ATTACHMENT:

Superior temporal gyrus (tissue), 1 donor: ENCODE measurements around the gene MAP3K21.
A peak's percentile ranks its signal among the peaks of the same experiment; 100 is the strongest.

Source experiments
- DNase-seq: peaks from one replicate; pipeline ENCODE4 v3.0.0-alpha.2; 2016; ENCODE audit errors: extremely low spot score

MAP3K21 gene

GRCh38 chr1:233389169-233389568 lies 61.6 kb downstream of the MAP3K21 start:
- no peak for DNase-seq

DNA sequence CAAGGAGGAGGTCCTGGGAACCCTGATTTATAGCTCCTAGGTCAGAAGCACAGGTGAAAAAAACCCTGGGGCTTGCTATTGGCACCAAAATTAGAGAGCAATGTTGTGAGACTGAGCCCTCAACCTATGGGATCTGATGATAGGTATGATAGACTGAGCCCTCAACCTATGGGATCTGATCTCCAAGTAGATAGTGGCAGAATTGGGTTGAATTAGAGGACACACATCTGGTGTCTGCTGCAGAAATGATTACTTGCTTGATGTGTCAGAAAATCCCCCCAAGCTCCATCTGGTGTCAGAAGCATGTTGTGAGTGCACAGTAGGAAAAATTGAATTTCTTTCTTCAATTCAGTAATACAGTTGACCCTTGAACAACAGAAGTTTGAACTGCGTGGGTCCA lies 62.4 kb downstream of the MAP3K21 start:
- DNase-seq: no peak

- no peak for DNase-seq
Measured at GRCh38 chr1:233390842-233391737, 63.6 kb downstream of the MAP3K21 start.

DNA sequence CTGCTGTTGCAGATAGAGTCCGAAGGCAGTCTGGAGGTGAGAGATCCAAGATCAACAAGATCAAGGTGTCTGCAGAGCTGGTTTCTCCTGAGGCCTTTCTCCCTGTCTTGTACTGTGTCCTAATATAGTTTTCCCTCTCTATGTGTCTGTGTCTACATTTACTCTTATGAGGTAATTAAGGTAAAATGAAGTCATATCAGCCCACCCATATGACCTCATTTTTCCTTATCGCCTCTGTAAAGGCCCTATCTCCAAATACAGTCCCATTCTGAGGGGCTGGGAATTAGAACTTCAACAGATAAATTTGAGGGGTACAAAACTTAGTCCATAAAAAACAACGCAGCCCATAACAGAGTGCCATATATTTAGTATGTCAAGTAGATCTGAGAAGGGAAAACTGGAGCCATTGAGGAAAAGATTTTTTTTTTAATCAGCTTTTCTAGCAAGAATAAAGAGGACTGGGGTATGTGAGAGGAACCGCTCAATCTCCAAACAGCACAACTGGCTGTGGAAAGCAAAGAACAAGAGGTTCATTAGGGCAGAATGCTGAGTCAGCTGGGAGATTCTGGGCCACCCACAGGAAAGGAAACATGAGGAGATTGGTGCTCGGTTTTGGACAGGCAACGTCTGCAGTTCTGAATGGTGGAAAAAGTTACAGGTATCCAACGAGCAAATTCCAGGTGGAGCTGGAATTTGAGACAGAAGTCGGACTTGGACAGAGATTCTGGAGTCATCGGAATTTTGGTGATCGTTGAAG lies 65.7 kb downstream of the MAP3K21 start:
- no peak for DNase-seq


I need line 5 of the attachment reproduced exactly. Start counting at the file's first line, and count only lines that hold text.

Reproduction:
MAP3K21 gene